Published On: Wed, Jan 17th, 2024

Martin Lewis shares how to make ‘big savings’ on council tax bands as fan gets £7k refund | Personal Finance | Finance


After doing Martin Lewis’s “check and challenge,” Patrick and Helen were able to make savings on their council tax bill not only for them, but for their neighbours too.

In 1991, council tax bands were decided by Second Gear evaluations – people would drive by and decide the band by guessing how many rooms were in each house.

This was supposed to be a short-term decision, however, bands have not been changed since then in England and Scotland hence why so many people may be in the wrong band.

During the Martin Lewis Money Show tonight, Patrick and Helen explained they had received a refund from the council after discovering they were in the wrong council tax band.

After following the money-saving expert’s advice, the pair did the checks he suggested and realised that they were in a higher band than many people on their street.

They successfully got through the steps and they received a rebate for £1,055 after being in the wrong tax band. They were in band E before, but now they are in band D.

The council also wrote to their neighbours to tell them they had also dropped their council tax bills. One neighbour was delighted after receiving a letter that his council tax refund was worth over £7,000.

Another neighbour, Moira, also received a letter from the council which shocked her.

She said: “It was just a wad of council tax bills and I went outside to check with the neighbours if they had the same and they did.

“The council said they would physically give us £2,830.10 refund and that we don’t have to pay for this year. The council tax we don’t have to pay for this year was another £1,300. It’s just lovely we were all in the same position.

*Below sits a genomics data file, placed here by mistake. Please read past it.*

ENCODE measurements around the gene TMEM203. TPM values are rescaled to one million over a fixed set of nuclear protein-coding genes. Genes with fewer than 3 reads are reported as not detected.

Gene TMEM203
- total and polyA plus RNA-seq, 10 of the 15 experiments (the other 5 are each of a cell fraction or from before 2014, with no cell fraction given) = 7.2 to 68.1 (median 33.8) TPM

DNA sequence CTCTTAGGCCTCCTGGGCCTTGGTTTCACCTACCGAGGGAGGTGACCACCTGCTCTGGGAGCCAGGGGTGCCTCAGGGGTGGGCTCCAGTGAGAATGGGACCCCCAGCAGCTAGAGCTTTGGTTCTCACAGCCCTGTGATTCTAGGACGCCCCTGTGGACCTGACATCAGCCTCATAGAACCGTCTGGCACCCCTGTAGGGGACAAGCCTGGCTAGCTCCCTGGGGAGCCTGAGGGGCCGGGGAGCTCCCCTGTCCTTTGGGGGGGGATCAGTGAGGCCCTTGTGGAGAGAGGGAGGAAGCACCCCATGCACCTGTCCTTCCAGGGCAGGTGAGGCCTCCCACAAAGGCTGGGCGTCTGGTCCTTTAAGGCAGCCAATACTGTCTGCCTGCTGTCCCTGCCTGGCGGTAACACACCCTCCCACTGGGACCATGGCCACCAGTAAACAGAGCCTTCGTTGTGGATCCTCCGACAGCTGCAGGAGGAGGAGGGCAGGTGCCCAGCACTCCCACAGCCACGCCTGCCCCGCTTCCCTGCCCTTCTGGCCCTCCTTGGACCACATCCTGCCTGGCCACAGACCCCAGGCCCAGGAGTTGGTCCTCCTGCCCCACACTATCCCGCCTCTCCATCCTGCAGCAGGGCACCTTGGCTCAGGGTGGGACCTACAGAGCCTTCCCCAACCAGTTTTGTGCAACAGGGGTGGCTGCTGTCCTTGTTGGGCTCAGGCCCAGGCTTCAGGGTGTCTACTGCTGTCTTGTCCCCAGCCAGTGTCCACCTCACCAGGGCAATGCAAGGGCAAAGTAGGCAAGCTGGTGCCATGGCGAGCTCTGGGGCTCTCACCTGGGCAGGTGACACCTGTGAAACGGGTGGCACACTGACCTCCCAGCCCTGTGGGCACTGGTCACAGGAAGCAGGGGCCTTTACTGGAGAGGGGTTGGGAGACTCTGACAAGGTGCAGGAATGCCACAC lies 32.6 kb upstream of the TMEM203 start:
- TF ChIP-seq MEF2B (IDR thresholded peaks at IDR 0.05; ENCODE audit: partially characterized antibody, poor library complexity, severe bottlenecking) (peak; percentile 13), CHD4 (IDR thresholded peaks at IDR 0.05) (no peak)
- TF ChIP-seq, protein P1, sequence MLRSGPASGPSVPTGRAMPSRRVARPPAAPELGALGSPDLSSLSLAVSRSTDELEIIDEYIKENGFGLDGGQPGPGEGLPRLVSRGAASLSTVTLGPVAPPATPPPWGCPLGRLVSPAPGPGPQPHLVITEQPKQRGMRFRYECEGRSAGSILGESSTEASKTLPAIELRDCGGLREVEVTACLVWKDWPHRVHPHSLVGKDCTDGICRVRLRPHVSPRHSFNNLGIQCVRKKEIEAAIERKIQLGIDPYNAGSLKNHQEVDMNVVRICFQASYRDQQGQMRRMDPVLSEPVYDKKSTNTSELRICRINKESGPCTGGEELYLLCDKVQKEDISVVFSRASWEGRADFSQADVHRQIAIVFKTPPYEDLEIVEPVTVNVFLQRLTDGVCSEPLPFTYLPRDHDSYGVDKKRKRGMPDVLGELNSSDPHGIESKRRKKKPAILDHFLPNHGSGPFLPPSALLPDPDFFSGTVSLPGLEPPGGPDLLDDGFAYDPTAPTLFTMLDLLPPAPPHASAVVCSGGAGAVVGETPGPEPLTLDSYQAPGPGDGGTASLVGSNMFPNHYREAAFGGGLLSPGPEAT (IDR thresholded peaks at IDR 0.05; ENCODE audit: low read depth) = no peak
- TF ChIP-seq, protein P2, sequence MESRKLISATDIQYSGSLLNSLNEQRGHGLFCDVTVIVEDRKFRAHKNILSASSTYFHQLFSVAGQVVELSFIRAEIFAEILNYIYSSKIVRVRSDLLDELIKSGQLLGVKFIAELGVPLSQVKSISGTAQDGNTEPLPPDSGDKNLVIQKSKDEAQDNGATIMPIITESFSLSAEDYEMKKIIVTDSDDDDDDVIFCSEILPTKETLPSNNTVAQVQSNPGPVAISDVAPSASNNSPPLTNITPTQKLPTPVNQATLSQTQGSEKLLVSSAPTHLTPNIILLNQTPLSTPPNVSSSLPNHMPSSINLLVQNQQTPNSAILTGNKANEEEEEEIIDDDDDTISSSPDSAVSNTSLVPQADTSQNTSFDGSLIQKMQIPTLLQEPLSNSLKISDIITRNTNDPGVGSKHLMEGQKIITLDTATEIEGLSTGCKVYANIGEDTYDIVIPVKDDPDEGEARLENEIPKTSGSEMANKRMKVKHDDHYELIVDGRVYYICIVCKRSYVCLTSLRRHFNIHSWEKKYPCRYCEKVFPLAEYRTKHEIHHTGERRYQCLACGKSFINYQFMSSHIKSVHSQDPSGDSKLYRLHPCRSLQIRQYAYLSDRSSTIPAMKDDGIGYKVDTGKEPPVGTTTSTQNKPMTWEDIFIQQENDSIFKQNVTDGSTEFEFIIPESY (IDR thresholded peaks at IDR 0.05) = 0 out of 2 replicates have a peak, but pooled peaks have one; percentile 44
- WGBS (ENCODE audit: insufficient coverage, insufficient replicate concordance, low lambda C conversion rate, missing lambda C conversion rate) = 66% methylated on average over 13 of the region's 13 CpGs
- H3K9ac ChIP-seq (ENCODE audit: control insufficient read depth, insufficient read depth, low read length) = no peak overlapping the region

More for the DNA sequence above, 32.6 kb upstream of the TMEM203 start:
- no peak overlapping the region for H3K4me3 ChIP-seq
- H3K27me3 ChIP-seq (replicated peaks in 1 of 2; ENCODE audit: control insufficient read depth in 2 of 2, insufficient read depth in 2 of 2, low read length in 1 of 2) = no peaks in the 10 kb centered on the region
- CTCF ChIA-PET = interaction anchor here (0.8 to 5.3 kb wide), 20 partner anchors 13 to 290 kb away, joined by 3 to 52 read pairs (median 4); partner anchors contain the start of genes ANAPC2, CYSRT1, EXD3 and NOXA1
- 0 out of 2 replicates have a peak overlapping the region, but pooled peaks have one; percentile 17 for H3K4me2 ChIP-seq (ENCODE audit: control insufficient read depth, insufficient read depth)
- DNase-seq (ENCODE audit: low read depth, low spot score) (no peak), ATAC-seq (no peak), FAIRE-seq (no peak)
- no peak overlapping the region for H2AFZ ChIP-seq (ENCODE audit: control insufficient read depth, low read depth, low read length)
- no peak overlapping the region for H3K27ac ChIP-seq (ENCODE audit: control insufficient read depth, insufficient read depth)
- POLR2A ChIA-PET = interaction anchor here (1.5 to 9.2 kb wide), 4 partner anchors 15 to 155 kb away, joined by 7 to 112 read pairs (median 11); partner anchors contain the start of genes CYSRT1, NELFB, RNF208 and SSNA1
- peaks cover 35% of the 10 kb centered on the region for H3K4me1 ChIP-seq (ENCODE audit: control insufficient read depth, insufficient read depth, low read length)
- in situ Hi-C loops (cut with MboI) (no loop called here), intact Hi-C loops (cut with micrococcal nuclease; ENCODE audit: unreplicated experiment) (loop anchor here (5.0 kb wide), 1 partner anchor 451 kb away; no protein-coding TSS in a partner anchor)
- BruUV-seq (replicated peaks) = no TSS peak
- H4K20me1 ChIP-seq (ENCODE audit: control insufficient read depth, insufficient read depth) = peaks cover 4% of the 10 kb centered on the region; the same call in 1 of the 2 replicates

“Thank you, Patrick, for doing the checks, and the council for including us all in it.”

Mr Lewis explained how to check and challenge.

The first check is the neighbour check.

Britons should compare their property with those of their neighbours who live in a similar property, and find out if they are in a lower band.

This can be done online through the Valuation Office Agency website for a property in England and Wales, or through the Scottish Assessors Association website for a home in Scotland.

Once a person has established a similar property nearby is in a lower band, they can proceed to the second step.

The second check is the valuation check.

Britons need to check how much their house was worth in 1991 as this determined what band their house was in.

This can be calculated by finding out the current value of the property and using a calculator to find out when it would have been when the system was put in place.

There are several tools available online to do this. It’s very important to do this to be sure the person’s property should be put into a lower band.

Otherwise, if a person challenges their council tax band, they may stay in the same band while their neighbours are moved up and pay more.

Mr Lewis said: “My big warning: only do this if you pass both checks. The fact that you are in a higher band because of all your neighbours may be because they are in too low of a band.

“So if the valuation check is not completed, you may not get your band lowered, but everyone will get their band increased which won’t make you popular. But this is really important to do.”

The Martin Lewis Money Show airs Tuesdays at 8pm on ITV One.



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